Chelsea faces what could be the most open Premier League for years when they try to hold on to the title it won by just a single point last season.
The Blues are favorites but their near decade-long status as the biggest spender in football's richest league has been surpassed by Manchester City's reaction to last season's failure to reach the Champions League.
City look set to be a contender after spending about 80 million pounds ($127 million) to bolster their squad and take their spending in two years past 300 million pounds ($477 million). Manchester United have signed Mexico striker Javier Hernandez after finishing second last season and Arsenal coach Arsene Wenger says his young side is finally ready to challenge for the title. "The Premier League has got progressively harder to win," United striker Wayne Rooney said. "In previous seasons, you might have had straightforward games where the top clubs could afford to rest players, but that's not the case anymore.
"Nowadays it's hard to leave players out because every game is competitive and difficult."
Predictions are even harder than usual because of new Premier League rules limiting squad sizes in an effort to wean clubs off big money transfers.
The ruling that teams must now draw from a pool of 25 players instead of a limitless supply could hit City especially hard since they list 38 first-team squad players on its website. Since finishing fifth last season, City has bought Spain midfielder David Silva, Ivory Coast midfielder Yaya Toure, Serbia defender Alesksandar Kolarov and Germany defender Jerome Boateng. It has also tried to sign Inter Milan's Mario Balotelli and Aston Villa's James Milner.
"Yaya is one of the best midfielders in the world and for him to come to City shows the kind of ambition this club has," City midfielder Patrick Vieira said. "We want to win trophies and I think we'll do it."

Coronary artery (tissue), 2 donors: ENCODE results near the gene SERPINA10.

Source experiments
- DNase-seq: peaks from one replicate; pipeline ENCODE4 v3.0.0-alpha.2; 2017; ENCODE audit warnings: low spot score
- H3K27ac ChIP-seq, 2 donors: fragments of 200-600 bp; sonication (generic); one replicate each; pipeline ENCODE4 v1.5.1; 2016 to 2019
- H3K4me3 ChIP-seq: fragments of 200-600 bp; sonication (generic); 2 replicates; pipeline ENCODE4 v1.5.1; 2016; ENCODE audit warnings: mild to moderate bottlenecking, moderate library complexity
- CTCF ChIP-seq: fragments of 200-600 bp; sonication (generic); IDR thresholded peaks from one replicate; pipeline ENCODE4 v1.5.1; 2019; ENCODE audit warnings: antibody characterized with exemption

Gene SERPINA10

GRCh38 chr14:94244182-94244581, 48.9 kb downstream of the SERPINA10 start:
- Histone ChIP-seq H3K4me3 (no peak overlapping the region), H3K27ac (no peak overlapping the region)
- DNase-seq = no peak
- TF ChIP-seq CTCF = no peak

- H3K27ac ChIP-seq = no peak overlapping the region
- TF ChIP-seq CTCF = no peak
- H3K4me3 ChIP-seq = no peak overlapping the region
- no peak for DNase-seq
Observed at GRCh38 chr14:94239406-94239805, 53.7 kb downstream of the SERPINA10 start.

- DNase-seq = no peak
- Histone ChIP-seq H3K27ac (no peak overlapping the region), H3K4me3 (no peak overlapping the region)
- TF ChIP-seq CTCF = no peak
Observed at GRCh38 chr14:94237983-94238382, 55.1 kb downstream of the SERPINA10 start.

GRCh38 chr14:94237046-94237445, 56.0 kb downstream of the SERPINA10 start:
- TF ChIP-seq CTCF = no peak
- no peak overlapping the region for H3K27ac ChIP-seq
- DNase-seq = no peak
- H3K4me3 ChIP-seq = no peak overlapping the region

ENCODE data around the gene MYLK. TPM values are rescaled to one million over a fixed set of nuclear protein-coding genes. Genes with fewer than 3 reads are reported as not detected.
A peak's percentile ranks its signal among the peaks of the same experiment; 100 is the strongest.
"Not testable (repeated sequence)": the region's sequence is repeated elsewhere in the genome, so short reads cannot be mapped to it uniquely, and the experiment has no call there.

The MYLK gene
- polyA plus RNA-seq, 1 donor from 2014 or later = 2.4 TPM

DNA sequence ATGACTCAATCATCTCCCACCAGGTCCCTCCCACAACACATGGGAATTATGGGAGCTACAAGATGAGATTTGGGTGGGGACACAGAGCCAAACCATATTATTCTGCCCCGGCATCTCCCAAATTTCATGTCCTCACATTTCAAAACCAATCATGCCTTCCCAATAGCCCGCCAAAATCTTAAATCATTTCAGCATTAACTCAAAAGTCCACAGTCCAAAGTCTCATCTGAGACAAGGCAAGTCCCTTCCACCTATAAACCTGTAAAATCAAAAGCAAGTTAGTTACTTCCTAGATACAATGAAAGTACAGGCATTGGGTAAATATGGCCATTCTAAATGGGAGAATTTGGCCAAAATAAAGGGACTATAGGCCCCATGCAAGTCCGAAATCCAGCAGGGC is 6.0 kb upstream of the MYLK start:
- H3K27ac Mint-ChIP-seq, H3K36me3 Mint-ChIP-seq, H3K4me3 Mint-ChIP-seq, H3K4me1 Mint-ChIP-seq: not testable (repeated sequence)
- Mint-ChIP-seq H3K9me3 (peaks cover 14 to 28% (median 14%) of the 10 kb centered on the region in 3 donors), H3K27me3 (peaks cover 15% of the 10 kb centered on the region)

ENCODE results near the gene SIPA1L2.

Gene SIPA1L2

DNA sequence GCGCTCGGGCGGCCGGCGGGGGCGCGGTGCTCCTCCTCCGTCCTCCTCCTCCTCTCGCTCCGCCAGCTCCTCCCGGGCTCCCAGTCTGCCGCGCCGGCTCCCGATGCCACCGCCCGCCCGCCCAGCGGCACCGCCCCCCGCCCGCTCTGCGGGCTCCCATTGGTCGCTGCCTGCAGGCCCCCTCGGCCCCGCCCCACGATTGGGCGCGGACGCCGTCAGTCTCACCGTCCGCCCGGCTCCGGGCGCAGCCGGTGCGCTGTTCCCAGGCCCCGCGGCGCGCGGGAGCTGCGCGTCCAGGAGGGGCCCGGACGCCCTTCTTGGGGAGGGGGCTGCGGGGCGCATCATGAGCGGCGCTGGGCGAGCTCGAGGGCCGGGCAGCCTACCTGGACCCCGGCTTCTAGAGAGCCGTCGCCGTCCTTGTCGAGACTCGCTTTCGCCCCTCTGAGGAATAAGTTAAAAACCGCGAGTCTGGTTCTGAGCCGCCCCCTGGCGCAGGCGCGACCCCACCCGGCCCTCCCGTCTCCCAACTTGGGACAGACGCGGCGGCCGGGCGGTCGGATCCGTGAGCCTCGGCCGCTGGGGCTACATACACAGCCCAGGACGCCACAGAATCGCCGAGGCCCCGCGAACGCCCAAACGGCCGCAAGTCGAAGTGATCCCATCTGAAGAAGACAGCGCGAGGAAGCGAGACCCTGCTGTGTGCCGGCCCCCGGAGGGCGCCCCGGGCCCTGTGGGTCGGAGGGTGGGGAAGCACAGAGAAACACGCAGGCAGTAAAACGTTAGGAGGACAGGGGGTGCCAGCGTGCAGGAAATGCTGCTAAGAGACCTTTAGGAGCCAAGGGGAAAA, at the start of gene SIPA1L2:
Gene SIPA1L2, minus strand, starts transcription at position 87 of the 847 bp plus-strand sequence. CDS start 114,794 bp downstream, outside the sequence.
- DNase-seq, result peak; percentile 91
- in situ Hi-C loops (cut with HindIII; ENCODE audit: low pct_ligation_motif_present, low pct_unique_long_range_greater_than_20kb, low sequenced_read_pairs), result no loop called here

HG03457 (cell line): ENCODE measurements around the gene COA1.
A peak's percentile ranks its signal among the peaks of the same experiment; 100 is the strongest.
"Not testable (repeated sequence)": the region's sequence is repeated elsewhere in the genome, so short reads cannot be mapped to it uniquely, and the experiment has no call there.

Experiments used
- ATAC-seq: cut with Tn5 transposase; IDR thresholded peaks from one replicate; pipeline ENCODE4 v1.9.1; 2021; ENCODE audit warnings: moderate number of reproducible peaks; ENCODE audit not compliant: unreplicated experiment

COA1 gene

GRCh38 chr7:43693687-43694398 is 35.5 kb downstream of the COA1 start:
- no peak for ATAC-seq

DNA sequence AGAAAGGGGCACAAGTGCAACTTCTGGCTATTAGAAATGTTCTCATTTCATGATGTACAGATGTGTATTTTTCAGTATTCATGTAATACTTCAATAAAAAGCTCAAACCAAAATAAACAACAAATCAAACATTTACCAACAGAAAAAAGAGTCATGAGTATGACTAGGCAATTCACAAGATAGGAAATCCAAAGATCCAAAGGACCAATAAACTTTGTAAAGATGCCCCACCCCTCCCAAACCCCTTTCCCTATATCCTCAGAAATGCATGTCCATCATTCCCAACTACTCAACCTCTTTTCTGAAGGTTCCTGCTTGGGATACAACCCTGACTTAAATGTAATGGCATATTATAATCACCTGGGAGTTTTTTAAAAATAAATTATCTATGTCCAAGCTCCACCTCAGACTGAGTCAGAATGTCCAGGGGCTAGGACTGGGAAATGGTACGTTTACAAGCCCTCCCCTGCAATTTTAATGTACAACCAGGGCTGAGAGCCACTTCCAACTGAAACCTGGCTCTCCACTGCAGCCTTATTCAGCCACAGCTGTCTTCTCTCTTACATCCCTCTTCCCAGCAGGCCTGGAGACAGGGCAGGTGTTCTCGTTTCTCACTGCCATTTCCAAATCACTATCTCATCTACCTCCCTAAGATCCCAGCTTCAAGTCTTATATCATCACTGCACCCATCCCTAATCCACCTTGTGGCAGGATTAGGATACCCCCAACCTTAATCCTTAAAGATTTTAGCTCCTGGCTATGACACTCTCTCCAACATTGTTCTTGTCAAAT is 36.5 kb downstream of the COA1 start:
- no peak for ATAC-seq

That ambition was clear last season, when City fired Mark Hughes to hire former Inter Milan coach Roberto Mancini when it had lost just two of 17 Premier League matches.
Hughes will be at Fulham this season, replacing Roy Hodgson following his move to Liverpool, which was replaced in the top four by Tottenham.
Fulham could finish in the top 10 without the distraction of the Europa League, which last season provided the unfashionable west London club with only the second final of its 131-year history. Hodgson is already popular with Liverpool fans after persuading Spain striker Fernando Torres and club captain Steven Gerrard to spurn transfers and stick with a team that slumped to seventh last season.
He has also signed England midfielder Joe Cole on a free transfer following the expiry of his Chelsea contract. "Last season was a very disappointing season for the club in every respect, culminating in a popular manager leaving," Hodgson said. "You don't dispel that with a couple of signings and I would never want to dupe the Liverpool public by telling them all is rosy now because Joe Cole has signed."
But Liverpool should improve, with Cole, Gerrard, Torres and goalkeeper Jose Reina providing a strong spine to the team. And with City also stronger, Tottenham will struggle to match last season's fourth place, its highest finish since 1990. The north London club will also have the extra demands of a debut Champions League appearance should it advance to the group stage.
But Chelsea looks to be the team City and the others will have to beat.